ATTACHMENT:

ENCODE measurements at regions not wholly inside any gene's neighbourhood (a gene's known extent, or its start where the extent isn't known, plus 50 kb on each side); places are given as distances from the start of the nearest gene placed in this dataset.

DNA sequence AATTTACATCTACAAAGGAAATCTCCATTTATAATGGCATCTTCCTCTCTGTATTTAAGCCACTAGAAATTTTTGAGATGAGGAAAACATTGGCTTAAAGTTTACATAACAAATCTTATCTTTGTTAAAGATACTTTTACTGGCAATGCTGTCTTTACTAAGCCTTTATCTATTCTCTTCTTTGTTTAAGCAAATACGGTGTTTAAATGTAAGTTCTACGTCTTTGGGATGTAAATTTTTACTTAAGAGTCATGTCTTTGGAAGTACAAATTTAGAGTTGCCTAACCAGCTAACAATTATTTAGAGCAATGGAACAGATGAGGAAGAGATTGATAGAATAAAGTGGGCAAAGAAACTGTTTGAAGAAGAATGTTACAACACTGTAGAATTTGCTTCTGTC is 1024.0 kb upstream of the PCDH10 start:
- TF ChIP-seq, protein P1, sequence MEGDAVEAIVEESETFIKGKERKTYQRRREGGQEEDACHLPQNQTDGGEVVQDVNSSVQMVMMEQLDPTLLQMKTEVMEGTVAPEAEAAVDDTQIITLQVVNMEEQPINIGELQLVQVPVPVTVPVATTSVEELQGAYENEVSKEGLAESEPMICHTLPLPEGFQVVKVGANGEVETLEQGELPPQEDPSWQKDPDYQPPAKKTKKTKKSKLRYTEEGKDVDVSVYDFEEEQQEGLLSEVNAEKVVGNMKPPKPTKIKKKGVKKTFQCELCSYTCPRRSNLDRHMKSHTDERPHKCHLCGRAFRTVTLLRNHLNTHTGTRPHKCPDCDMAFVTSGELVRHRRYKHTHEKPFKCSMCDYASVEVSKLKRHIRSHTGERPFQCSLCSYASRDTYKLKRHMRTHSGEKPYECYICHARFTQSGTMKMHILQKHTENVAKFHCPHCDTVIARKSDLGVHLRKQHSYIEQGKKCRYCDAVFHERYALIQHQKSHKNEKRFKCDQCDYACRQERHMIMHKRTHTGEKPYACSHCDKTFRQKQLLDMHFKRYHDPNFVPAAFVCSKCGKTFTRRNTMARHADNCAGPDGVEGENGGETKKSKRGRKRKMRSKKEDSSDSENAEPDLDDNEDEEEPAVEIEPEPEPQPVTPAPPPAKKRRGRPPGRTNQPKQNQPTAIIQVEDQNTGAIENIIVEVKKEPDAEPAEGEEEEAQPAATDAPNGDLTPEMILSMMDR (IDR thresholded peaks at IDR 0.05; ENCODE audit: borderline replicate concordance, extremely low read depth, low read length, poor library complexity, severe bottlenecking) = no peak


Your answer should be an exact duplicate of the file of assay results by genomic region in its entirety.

ENCODE measurements at regions not wholly inside any gene's neighbourhood (a gene's known extent, or its start where the extent isn't known, plus 50 kb on each side); places are given as distances from the start of the nearest gene placed in this dataset.

DNA sequence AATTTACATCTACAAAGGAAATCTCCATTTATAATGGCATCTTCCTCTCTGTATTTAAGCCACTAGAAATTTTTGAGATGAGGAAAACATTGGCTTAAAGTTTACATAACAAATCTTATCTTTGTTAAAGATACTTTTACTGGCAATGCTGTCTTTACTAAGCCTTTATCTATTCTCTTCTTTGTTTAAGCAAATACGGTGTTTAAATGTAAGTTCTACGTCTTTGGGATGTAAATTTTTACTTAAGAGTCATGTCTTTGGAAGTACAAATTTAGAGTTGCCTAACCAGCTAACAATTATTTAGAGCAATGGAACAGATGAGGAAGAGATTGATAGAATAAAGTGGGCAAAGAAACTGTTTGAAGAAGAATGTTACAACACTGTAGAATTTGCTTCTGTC is 1024.0 kb upstream of the PCDH10 start:
- TF ChIP-seq, protein P1, sequence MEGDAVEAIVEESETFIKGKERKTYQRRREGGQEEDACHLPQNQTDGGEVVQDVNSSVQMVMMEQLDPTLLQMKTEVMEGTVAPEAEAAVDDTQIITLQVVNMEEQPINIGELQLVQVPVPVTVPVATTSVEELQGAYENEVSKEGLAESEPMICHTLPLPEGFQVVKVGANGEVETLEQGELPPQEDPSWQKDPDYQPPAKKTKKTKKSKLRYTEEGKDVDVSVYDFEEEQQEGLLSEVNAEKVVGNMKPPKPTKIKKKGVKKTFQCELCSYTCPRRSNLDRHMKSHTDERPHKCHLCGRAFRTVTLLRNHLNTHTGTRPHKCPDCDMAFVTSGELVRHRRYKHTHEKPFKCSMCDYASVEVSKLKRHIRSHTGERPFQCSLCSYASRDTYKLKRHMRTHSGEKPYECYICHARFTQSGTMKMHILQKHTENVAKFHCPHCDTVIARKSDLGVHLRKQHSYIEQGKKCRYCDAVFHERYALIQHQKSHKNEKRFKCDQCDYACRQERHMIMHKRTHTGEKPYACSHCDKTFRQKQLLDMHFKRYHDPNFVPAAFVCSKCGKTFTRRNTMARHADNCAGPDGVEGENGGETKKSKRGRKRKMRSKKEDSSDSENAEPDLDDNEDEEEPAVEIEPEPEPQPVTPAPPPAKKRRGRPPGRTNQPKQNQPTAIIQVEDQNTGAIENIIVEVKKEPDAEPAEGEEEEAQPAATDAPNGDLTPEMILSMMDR (IDR thresholded peaks at IDR 0.05; ENCODE audit: borderline replicate concordance, extremely low read depth, low read length, poor library complexity, severe bottlenecking) = no peak